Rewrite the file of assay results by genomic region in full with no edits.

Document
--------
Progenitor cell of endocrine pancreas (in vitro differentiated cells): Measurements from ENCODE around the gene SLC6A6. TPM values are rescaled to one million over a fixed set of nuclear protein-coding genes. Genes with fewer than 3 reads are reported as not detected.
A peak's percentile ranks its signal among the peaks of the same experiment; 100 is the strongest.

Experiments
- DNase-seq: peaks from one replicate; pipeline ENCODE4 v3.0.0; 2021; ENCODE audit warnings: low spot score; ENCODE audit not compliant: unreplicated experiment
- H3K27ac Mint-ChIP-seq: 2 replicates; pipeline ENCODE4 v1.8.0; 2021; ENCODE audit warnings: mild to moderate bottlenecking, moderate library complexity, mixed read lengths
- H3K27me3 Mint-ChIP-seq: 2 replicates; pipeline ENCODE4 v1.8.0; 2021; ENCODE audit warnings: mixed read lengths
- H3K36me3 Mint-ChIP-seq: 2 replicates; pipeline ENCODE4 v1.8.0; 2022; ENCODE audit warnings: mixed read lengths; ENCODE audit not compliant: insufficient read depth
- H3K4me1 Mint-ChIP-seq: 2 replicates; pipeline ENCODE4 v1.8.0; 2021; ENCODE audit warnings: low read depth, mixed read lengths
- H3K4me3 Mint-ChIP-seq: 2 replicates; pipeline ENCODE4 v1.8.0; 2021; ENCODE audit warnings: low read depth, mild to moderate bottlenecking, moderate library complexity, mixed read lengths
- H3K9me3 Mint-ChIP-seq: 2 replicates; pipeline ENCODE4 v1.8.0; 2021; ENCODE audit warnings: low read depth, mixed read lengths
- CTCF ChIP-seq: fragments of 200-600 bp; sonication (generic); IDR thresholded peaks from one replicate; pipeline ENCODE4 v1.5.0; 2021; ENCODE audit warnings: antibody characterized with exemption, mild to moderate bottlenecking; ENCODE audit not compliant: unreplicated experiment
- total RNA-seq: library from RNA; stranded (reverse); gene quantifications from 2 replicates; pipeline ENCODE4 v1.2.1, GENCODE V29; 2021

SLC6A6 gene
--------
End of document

Progenitor cell of endocrine pancreas (in vitro differentiated cells): Measurements from ENCODE around the gene SLC6A6. TPM values are rescaled to one million over a fixed set of nuclear protein-coding genes. Genes with fewer than 3 reads are reported as not detected.
A peak's percentile ranks its signal among the peaks of the same experiment; 100 is the strongest.

Experiments
- DNase-seq: peaks from one replicate; pipeline ENCODE4 v3.0.0; 2021; ENCODE audit warnings: low spot score; ENCODE audit not compliant: unreplicated experiment
- H3K27ac Mint-ChIP-seq: 2 replicates; pipeline ENCODE4 v1.8.0; 2021; ENCODE audit warnings: mild to moderate bottlenecking, moderate library complexity, mixed read lengths
- H3K27me3 Mint-ChIP-seq: 2 replicates; pipeline ENCODE4 v1.8.0; 2021; ENCODE audit warnings: mixed read lengths
- H3K36me3 Mint-ChIP-seq: 2 replicates; pipeline ENCODE4 v1.8.0; 2022; ENCODE audit warnings: mixed read lengths; ENCODE audit not compliant: insufficient read depth
- H3K4me1 Mint-ChIP-seq: 2 replicates; pipeline ENCODE4 v1.8.0; 2021; ENCODE audit warnings: low read depth, mixed read lengths
- H3K4me3 Mint-ChIP-seq: 2 replicates; pipeline ENCODE4 v1.8.0; 2021; ENCODE audit warnings: low read depth, mild to moderate bottlenecking, moderate library complexity, mixed read lengths
- H3K9me3 Mint-ChIP-seq: 2 replicates; pipeline ENCODE4 v1.8.0; 2021; ENCODE audit warnings: low read depth, mixed read lengths
- CTCF ChIP-seq: fragments of 200-600 bp; sonication (generic); IDR thresholded peaks from one replicate; pipeline ENCODE4 v1.5.0; 2021; ENCODE audit warnings: antibody characterized with exemption, mild to moderate bottlenecking; ENCODE audit not compliant: unreplicated experiment
- total RNA-seq: library from RNA; stranded (reverse); gene quantifications from 2 replicates; pipeline ENCODE4 v1.2.1, GENCODE V29; 2021

SLC6A6 gene